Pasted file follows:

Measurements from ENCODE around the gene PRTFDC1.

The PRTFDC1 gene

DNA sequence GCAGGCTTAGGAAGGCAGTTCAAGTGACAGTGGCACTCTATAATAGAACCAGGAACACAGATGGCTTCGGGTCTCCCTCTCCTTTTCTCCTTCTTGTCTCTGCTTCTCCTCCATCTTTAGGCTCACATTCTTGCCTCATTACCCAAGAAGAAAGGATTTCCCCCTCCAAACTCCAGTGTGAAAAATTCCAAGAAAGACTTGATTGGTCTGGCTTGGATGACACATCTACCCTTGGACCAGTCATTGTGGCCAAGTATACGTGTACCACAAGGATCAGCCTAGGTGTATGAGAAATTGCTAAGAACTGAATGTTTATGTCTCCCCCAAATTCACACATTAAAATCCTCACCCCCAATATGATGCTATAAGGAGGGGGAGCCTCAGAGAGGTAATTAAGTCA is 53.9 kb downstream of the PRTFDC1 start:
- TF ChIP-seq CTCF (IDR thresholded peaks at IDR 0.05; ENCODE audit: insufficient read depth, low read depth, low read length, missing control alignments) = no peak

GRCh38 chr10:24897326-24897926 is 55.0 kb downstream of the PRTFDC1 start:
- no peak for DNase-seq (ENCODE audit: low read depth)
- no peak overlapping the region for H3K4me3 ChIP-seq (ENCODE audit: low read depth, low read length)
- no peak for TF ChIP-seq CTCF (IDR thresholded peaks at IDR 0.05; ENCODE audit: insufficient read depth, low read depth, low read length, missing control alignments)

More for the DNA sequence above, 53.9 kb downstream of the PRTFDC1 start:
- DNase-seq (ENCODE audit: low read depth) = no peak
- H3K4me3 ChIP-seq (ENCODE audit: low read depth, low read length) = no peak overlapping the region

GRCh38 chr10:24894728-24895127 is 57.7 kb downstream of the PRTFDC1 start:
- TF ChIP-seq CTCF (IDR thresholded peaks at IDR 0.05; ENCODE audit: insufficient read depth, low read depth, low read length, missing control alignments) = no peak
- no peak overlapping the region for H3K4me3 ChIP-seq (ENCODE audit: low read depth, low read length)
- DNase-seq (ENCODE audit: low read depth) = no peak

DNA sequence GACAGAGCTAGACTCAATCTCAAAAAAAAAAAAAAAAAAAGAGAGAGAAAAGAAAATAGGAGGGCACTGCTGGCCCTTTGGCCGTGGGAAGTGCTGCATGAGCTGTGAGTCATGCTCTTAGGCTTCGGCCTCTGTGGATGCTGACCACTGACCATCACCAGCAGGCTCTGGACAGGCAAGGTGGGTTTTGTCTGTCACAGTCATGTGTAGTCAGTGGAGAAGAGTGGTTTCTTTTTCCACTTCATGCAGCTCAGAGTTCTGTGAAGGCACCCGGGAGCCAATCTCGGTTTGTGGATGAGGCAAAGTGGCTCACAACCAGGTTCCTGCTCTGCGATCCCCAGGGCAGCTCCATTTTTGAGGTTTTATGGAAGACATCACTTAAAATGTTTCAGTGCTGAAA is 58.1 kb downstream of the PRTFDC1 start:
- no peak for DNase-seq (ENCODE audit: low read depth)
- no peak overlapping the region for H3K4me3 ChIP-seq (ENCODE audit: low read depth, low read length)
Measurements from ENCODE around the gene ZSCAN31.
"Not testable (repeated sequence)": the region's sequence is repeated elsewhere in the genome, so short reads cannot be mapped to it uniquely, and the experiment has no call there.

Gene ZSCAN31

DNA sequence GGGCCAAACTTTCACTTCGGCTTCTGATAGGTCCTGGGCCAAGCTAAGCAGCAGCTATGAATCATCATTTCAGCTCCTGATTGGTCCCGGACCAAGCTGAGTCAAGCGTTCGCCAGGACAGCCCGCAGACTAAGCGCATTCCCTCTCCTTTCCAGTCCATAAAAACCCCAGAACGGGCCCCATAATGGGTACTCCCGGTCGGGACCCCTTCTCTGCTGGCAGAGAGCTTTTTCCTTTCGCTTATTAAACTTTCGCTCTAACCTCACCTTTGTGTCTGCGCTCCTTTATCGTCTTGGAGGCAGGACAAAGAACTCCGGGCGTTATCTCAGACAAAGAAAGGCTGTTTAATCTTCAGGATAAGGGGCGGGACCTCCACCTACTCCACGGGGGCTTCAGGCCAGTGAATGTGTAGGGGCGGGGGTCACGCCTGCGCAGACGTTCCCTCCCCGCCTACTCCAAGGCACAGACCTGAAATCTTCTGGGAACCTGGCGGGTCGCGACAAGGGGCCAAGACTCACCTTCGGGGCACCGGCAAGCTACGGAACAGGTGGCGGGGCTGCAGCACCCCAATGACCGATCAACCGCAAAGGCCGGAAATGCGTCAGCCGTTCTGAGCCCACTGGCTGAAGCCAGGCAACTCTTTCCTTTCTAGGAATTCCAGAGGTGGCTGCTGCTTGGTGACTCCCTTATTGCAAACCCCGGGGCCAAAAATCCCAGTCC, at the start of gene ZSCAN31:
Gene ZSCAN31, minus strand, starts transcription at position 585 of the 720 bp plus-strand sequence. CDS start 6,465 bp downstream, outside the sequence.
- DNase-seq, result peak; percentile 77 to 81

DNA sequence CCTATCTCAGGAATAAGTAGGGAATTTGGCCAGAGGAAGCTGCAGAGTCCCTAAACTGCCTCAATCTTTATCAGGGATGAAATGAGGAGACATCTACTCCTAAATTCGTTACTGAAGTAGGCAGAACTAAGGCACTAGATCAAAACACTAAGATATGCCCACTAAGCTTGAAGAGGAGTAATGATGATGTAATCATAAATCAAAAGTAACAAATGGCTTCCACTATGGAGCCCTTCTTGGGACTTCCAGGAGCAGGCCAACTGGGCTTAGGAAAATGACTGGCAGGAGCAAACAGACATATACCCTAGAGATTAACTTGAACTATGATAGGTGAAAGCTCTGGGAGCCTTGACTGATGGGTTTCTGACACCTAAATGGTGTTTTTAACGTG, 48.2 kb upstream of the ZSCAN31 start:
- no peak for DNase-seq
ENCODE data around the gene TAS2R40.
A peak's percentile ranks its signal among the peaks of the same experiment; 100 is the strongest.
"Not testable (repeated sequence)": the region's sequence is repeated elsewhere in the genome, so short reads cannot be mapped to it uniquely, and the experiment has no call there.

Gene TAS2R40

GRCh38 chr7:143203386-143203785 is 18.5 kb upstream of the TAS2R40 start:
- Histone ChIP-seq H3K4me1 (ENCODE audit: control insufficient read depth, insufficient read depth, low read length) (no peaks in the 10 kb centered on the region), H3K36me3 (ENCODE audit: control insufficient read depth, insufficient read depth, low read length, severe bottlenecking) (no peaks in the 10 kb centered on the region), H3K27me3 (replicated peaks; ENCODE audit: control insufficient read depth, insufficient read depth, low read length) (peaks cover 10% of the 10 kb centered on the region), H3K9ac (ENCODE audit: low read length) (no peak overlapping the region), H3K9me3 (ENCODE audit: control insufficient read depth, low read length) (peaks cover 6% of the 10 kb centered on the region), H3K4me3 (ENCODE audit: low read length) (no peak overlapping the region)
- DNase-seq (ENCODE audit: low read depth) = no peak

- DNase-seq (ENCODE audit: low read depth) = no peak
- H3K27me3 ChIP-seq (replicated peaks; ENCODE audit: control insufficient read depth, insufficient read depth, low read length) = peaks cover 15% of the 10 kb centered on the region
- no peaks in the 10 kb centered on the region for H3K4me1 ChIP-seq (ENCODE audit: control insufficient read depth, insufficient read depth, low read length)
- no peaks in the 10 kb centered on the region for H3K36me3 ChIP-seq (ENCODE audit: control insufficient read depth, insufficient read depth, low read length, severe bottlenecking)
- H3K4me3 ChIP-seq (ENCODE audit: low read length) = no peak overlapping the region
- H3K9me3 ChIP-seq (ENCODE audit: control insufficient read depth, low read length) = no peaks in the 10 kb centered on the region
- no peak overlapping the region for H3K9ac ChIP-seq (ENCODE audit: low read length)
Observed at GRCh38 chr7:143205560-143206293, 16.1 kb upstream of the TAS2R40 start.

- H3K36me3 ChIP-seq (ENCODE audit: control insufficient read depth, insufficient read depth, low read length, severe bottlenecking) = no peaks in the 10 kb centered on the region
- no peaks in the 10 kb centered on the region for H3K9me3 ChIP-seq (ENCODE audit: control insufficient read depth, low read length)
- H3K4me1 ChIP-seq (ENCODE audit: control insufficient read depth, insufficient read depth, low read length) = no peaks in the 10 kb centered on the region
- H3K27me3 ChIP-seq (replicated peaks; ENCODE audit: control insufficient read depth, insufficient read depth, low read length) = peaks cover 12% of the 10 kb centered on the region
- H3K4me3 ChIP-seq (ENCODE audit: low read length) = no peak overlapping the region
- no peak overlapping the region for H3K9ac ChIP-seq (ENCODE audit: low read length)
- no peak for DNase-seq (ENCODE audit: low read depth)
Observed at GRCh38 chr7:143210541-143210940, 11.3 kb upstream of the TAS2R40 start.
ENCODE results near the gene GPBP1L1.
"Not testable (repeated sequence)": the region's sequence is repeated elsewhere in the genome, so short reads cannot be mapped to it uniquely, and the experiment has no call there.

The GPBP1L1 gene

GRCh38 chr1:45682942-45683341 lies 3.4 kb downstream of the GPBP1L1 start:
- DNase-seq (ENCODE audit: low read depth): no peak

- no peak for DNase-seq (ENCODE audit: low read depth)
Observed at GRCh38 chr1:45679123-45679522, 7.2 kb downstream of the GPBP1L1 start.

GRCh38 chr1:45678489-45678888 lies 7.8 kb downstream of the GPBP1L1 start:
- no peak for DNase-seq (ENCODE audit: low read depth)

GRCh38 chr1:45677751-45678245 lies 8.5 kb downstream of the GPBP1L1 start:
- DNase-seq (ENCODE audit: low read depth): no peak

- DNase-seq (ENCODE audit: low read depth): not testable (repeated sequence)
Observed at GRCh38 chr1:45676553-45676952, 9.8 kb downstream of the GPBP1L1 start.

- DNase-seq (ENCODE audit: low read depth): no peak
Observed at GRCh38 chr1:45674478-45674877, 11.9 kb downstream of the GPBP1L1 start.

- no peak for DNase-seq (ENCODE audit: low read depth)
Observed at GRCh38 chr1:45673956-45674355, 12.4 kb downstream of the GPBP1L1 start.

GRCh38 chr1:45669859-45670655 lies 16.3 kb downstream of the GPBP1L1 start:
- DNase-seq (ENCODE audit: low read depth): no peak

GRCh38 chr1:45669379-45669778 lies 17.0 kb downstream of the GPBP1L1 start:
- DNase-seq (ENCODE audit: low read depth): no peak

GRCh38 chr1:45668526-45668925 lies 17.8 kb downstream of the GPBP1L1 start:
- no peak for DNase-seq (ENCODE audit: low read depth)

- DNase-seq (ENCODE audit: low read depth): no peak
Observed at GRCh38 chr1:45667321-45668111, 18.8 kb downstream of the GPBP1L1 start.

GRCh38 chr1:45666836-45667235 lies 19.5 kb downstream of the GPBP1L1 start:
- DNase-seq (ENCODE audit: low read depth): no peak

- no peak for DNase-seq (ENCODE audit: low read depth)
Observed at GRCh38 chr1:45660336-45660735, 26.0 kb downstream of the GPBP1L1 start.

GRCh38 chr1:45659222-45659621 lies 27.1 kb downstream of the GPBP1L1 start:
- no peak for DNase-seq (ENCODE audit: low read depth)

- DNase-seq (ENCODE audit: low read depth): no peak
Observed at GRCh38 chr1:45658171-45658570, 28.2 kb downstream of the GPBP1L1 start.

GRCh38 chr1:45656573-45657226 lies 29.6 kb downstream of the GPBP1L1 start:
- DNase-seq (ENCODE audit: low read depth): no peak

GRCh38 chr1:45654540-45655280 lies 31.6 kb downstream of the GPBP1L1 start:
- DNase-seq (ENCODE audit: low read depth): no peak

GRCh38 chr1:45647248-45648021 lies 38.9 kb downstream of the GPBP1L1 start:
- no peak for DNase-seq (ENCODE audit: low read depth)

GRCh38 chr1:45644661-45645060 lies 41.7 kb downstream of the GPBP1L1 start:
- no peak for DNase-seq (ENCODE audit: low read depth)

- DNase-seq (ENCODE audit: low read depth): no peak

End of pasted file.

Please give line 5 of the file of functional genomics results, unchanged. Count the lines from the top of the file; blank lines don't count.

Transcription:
GRCh38 chr10:24897326-24897926 is 55.0 kb downstream of the PRTFDC1 start: